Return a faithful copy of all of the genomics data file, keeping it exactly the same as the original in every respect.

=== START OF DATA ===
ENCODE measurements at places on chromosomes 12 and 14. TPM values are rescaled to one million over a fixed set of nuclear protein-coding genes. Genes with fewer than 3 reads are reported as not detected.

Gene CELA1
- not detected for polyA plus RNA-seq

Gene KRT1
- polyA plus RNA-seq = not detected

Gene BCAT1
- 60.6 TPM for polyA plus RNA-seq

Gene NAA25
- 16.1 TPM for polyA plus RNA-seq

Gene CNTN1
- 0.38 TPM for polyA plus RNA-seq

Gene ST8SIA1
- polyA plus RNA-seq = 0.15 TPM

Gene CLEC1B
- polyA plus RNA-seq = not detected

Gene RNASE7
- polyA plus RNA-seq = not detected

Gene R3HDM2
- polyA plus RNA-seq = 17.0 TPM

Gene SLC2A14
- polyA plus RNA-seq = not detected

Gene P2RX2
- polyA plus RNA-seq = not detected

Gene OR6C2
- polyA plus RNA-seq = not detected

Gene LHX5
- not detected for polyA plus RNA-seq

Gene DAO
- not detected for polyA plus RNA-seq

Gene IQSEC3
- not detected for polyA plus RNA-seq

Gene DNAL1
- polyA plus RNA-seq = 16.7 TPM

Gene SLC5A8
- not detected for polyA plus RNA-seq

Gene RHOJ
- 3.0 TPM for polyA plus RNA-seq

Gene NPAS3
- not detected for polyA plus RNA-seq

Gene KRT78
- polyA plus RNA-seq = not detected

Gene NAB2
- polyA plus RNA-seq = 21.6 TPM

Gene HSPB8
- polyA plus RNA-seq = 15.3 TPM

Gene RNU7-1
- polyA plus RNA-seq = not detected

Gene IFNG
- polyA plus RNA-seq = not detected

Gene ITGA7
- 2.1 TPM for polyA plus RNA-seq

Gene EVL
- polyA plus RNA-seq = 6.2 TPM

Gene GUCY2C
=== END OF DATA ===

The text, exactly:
ENCODE measurements at places on chromosomes 12 and 14. TPM values are rescaled to one million over a fixed set of nuclear protein-coding genes. Genes with fewer than 3 reads are reported as not detected.

Gene CELA1
- not detected for polyA plus RNA-seq

Gene KRT1
- polyA plus RNA-seq = not detected

Gene BCAT1
- 60.6 TPM for polyA plus RNA-seq

Gene NAA25
- 16.1 TPM for polyA plus RNA-seq

Gene CNTN1
- 0.38 TPM for polyA plus RNA-seq

Gene ST8SIA1
- polyA plus RNA-seq = 0.15 TPM

Gene CLEC1B
- polyA plus RNA-seq = not detected

Gene RNASE7
- polyA plus RNA-seq = not detected

Gene R3HDM2
- polyA plus RNA-seq = 17.0 TPM

Gene SLC2A14
- polyA plus RNA-seq = not detected

Gene P2RX2
- polyA plus RNA-seq = not detected

Gene OR6C2
- polyA plus RNA-seq = not detected

Gene LHX5
- not detected for polyA plus RNA-seq

Gene DAO
- not detected for polyA plus RNA-seq

Gene IQSEC3
- not detected for polyA plus RNA-seq

Gene DNAL1
- polyA plus RNA-seq = 16.7 TPM

Gene SLC5A8
- not detected for polyA plus RNA-seq

Gene RHOJ
- 3.0 TPM for polyA plus RNA-seq

Gene NPAS3
- not detected for polyA plus RNA-seq

Gene KRT78
- polyA plus RNA-seq = not detected

Gene NAB2
- polyA plus RNA-seq = 21.6 TPM

Gene HSPB8
- polyA plus RNA-seq = 15.3 TPM

Gene RNU7-1
- polyA plus RNA-seq = not detected

Gene IFNG
- polyA plus RNA-seq = not detected

Gene ITGA7
- 2.1 TPM for polyA plus RNA-seq

Gene EVL
- polyA plus RNA-seq = 6.2 TPM

Gene GUCY2C